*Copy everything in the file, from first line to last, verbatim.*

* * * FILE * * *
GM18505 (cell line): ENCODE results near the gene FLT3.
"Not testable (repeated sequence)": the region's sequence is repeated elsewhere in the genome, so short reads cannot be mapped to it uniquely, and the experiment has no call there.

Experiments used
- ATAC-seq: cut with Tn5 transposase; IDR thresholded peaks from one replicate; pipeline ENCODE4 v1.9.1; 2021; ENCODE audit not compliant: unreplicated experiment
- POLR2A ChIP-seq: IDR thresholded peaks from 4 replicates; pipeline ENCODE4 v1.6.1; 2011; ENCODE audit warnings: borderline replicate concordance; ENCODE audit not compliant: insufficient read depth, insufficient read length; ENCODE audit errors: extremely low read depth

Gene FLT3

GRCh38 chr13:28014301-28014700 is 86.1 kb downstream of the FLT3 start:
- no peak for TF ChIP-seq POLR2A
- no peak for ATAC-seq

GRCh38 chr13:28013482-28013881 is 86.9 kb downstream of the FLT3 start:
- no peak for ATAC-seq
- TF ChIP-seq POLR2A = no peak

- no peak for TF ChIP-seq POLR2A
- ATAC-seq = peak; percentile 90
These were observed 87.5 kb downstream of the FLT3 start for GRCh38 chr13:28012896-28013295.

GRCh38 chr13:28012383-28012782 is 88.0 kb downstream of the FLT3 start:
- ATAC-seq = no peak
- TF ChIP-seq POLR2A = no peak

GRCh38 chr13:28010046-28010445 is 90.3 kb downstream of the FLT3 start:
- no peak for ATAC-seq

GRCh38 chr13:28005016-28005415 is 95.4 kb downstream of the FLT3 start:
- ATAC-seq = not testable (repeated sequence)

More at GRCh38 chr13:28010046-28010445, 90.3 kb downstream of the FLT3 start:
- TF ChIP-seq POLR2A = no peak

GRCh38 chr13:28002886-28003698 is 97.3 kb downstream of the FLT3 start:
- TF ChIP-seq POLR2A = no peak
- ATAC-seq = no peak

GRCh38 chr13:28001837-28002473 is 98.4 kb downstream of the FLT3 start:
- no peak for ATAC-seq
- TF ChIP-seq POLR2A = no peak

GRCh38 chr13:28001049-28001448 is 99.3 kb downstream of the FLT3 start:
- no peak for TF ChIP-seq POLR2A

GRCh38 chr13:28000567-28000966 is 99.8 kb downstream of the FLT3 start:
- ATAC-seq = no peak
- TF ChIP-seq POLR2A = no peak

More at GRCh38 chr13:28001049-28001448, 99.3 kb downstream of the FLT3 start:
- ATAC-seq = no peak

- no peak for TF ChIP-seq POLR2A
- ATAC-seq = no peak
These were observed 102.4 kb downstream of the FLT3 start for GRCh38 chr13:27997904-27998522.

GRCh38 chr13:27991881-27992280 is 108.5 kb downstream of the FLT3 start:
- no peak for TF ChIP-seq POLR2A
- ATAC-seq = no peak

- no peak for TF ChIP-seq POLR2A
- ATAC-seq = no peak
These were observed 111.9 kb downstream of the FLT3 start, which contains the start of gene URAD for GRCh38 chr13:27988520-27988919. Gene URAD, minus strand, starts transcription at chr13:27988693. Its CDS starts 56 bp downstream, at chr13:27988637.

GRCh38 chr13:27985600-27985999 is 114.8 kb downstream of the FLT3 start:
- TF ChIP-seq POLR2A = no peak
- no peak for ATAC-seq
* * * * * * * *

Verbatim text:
GM18505 (cell line): ENCODE results near the gene FLT3.
"Not testable (repeated sequence)": the region's sequence is repeated elsewhere in the genome, so short reads cannot be mapped to it uniquely, and the experiment has no call there.

Experiments used
- ATAC-seq: cut with Tn5 transposase; IDR thresholded peaks from one replicate; pipeline ENCODE4 v1.9.1; 2021; ENCODE audit not compliant: unreplicated experiment
- POLR2A ChIP-seq: IDR thresholded peaks from 4 replicates; pipeline ENCODE4 v1.6.1; 2011; ENCODE audit warnings: borderline replicate concordance; ENCODE audit not compliant: insufficient read depth, insufficient read length; ENCODE audit errors: extremely low read depth

Gene FLT3

GRCh38 chr13:28014301-28014700 is 86.1 kb downstream of the FLT3 start:
- no peak for TF ChIP-seq POLR2A
- no peak for ATAC-seq

GRCh38 chr13:28013482-28013881 is 86.9 kb downstream of the FLT3 start:
- no peak for ATAC-seq
- TF ChIP-seq POLR2A = no peak

- no peak for TF ChIP-seq POLR2A
- ATAC-seq = peak; percentile 90
These were observed 87.5 kb downstream of the FLT3 start for GRCh38 chr13:28012896-28013295.

GRCh38 chr13:28012383-28012782 is 88.0 kb downstream of the FLT3 start:
- ATAC-seq = no peak
- TF ChIP-seq POLR2A = no peak

GRCh38 chr13:28010046-28010445 is 90.3 kb downstream of the FLT3 start:
- no peak for ATAC-seq

GRCh38 chr13:28005016-28005415 is 95.4 kb downstream of the FLT3 start:
- ATAC-seq = not testable (repeated sequence)

More at GRCh38 chr13:28010046-28010445, 90.3 kb downstream of the FLT3 start:
- TF ChIP-seq POLR2A = no peak

GRCh38 chr13:28002886-28003698 is 97.3 kb downstream of the FLT3 start:
- TF ChIP-seq POLR2A = no peak
- ATAC-seq = no peak

GRCh38 chr13:28001837-28002473 is 98.4 kb downstream of the FLT3 start:
- no peak for ATAC-seq
- TF ChIP-seq POLR2A = no peak

GRCh38 chr13:28001049-28001448 is 99.3 kb downstream of the FLT3 start:
- no peak for TF ChIP-seq POLR2A

GRCh38 chr13:28000567-28000966 is 99.8 kb downstream of the FLT3 start:
- ATAC-seq = no peak
- TF ChIP-seq POLR2A = no peak

More at GRCh38 chr13:28001049-28001448, 99.3 kb downstream of the FLT3 start:
- ATAC-seq = no peak

- no peak for TF ChIP-seq POLR2A
- ATAC-seq = no peak
These were observed 102.4 kb downstream of the FLT3 start for GRCh38 chr13:27997904-27998522.

GRCh38 chr13:27991881-27992280 is 108.5 kb downstream of the FLT3 start:
- no peak for TF ChIP-seq POLR2A
- ATAC-seq = no peak

- no peak for TF ChIP-seq POLR2A
- ATAC-seq = no peak
These were observed 111.9 kb downstream of the FLT3 start, which contains the start of gene URAD for GRCh38 chr13:27988520-27988919. Gene URAD, minus strand, starts transcription at chr13:27988693. Its CDS starts 56 bp downstream, at chr13:27988637.

GRCh38 chr13:27985600-27985999 is 114.8 kb downstream of the FLT3 start:
- TF ChIP-seq POLR2A = no peak
- no peak for ATAC-seq